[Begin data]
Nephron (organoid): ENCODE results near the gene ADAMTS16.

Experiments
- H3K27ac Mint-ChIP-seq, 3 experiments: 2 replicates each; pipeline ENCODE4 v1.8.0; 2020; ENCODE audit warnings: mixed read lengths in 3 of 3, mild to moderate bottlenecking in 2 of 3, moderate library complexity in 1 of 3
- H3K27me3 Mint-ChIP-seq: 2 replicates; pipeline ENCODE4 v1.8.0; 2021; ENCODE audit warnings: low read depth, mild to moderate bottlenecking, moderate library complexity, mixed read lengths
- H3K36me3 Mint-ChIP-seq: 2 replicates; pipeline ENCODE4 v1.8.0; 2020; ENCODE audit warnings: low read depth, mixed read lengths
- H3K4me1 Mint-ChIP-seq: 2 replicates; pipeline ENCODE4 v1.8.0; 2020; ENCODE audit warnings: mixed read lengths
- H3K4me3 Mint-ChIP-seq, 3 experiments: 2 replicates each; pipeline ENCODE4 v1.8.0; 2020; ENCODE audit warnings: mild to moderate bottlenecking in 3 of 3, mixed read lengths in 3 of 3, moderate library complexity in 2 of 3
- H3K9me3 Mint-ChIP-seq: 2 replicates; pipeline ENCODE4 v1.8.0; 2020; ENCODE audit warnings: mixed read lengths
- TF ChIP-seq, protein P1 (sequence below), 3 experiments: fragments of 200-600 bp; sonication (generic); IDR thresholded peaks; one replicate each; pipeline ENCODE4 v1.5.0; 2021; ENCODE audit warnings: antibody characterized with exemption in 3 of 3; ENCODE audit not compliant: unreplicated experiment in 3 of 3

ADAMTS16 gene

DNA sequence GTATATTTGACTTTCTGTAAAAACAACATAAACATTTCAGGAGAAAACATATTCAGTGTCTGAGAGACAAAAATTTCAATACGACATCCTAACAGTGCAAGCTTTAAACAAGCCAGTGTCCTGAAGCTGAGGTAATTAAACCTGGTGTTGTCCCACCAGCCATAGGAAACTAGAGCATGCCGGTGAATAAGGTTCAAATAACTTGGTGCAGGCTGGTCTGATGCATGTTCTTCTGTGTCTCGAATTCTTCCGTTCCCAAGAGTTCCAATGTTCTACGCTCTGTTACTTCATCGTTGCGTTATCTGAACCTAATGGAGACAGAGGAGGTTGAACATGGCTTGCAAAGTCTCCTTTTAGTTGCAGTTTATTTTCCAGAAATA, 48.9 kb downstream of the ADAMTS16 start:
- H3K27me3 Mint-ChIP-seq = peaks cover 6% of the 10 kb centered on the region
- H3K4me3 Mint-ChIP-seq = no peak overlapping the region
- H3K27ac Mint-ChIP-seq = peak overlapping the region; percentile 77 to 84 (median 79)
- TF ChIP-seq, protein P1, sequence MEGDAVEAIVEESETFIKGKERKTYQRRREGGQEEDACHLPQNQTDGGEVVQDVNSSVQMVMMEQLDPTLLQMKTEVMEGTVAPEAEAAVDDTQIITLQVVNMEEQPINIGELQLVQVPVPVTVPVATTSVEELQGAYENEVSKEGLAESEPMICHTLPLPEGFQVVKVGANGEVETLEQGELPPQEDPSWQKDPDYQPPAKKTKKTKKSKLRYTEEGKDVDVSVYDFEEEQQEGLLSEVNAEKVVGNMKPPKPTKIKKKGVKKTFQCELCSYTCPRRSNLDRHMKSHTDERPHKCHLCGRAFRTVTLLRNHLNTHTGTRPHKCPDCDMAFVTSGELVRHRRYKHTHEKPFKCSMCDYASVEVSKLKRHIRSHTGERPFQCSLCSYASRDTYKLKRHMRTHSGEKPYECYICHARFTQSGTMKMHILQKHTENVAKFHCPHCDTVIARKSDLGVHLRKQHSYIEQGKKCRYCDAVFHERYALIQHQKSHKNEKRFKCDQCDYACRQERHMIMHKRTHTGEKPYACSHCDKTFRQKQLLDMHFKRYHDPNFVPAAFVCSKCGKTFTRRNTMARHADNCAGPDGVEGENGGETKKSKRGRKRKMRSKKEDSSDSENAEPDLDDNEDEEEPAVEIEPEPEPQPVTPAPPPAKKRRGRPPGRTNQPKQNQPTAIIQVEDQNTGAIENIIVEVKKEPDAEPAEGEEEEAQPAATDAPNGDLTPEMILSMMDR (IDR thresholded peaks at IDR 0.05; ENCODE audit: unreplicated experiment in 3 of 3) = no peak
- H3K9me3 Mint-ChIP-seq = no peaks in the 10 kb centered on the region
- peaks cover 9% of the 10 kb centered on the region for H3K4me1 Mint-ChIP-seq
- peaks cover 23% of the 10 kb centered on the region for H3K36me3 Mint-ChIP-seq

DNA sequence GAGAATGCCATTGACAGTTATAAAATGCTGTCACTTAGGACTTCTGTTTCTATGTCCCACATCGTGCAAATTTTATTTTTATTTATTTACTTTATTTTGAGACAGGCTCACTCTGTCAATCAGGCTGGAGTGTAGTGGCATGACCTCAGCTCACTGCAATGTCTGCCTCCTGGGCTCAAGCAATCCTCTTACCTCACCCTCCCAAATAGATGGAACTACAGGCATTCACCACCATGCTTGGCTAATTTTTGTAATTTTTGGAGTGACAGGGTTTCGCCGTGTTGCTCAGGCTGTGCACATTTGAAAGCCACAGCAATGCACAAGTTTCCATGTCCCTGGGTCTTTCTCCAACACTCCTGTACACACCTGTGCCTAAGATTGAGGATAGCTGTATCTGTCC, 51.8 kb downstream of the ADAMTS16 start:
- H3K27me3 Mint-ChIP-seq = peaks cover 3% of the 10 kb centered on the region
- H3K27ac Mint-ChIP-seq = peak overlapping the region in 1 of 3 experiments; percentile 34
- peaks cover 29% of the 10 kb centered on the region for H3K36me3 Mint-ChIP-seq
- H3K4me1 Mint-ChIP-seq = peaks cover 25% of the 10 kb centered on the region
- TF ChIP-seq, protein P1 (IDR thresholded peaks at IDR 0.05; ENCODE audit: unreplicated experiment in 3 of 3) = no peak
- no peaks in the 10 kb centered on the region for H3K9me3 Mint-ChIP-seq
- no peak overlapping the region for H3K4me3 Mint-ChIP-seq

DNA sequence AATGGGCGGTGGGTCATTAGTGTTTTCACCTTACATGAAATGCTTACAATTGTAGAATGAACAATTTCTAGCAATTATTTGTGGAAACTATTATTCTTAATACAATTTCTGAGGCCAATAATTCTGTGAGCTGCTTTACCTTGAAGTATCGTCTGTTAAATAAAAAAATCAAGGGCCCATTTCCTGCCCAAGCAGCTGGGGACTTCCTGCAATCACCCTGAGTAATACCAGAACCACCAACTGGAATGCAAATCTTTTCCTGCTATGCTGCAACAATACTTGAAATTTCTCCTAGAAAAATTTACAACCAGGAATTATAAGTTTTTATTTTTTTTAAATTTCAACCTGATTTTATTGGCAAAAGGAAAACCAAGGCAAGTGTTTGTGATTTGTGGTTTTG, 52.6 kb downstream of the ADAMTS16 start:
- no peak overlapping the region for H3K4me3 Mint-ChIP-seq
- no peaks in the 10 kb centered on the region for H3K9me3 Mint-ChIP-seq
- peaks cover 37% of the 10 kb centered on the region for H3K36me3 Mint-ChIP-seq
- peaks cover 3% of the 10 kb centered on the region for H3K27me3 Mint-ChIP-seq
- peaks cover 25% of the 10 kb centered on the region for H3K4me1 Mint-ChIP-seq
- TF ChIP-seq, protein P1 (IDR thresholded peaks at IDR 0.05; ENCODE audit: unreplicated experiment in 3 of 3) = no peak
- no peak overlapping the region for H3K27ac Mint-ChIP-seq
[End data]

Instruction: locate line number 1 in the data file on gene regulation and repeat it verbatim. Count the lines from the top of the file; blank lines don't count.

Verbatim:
Nephron (organoid): ENCODE results near the gene ADAMTS16.